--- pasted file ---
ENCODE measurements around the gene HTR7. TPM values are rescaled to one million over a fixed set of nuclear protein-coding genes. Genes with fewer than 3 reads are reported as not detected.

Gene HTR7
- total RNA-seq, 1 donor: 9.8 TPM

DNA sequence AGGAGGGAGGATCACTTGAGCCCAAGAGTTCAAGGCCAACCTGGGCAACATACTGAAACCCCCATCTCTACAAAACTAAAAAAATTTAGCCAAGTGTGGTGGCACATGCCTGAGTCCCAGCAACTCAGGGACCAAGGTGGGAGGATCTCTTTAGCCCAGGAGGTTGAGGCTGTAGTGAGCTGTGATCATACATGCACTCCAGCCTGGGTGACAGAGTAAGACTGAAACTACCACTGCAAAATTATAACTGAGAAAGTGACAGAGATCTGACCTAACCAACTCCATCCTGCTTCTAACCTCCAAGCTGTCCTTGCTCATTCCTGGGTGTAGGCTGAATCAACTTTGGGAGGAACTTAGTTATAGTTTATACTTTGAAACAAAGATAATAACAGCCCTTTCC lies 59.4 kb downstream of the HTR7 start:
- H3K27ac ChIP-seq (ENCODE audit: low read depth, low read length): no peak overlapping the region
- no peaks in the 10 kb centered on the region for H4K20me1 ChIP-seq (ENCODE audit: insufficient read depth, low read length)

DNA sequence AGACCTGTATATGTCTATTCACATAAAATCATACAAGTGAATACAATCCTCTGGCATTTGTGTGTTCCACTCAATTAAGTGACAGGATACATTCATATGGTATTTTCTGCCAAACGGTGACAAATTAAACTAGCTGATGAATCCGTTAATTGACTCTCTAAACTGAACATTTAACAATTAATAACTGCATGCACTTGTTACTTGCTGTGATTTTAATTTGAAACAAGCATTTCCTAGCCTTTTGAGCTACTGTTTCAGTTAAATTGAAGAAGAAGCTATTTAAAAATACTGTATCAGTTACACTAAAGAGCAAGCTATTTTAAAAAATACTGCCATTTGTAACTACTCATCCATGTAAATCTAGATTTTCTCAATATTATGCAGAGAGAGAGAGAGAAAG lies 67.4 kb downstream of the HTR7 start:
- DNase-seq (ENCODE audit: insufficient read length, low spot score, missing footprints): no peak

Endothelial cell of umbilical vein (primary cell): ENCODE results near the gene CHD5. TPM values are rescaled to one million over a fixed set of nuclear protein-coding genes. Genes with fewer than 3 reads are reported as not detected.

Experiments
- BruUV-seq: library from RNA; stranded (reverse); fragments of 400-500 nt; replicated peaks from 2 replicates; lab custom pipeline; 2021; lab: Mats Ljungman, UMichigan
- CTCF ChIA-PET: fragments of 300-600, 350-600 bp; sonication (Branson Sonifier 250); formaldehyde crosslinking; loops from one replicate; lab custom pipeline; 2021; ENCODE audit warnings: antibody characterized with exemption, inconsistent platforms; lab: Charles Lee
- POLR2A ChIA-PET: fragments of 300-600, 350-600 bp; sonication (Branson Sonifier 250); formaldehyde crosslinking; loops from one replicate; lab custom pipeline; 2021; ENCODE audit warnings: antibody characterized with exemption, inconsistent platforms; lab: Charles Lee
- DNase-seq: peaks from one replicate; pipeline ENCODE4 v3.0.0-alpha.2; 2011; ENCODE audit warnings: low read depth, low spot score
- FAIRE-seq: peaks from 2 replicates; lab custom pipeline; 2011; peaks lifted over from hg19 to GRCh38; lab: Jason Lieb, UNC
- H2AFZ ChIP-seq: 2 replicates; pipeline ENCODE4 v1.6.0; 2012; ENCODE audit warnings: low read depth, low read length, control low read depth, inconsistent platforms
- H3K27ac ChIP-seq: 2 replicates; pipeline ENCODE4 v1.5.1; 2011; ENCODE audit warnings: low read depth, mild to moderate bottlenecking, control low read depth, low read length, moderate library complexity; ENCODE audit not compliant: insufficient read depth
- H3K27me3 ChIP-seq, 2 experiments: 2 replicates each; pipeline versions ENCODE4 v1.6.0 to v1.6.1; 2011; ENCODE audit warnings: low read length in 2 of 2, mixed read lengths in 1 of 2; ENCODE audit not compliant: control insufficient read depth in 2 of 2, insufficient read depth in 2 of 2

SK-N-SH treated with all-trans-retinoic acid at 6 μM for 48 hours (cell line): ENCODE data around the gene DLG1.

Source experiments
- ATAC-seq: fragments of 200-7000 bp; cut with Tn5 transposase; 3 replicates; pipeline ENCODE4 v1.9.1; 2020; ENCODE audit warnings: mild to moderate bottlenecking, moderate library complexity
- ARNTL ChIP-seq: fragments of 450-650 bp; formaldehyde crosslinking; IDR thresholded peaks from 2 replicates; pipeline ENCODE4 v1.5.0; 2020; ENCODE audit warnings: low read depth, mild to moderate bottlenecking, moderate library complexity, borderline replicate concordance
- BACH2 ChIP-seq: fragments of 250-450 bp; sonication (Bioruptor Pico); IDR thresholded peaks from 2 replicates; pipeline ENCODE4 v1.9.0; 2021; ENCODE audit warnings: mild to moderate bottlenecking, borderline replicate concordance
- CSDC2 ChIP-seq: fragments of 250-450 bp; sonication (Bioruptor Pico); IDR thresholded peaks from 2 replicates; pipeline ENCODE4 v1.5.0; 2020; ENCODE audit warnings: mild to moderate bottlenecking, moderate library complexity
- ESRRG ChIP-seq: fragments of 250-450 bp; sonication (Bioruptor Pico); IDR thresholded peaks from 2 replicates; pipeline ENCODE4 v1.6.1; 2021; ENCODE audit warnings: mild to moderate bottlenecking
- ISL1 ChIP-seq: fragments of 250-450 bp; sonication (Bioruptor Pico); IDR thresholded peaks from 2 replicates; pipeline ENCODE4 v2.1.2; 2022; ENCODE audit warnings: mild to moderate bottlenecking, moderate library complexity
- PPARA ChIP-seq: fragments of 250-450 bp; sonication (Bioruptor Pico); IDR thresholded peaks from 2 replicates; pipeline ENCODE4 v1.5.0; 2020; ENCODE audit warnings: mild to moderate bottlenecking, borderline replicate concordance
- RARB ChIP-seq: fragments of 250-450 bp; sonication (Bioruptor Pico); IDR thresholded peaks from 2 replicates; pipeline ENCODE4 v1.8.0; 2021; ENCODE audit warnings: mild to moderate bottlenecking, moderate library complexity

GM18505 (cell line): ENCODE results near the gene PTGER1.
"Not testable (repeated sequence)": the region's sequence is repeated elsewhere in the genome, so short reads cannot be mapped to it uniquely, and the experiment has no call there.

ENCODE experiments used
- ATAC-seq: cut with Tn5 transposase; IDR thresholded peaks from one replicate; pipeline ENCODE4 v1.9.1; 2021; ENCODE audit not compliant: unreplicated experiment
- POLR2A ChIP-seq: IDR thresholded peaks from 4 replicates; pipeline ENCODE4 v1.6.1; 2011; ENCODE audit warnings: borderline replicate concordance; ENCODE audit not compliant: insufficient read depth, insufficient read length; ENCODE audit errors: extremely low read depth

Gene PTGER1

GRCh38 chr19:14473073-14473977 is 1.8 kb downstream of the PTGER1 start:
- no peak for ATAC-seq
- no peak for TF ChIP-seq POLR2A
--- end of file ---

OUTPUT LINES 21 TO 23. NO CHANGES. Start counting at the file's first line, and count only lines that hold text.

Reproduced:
- ATAC-seq: fragments of 200-7000 bp; cut with Tn5 transposase; 3 replicates; pipeline ENCODE4 v1.9.1; 2020; ENCODE audit warnings: mild to moderate bottlenecking, moderate library complexity
- ARNTL ChIP-seq: fragments of 450-650 bp; formaldehyde crosslinking; IDR thresholded peaks from 2 replicates; pipeline ENCODE4 v1.5.0; 2020; ENCODE audit warnings: low read depth, mild to moderate bottlenecking, moderate library complexity, borderline replicate concordance
- BACH2 ChIP-seq: fragments of 250-450 bp; sonication (Bioruptor Pico); IDR thresholded peaks from 2 replicates; pipeline ENCODE4 v1.9.0; 2021; ENCODE audit warnings: mild to moderate bottlenecking, borderline replicate concordance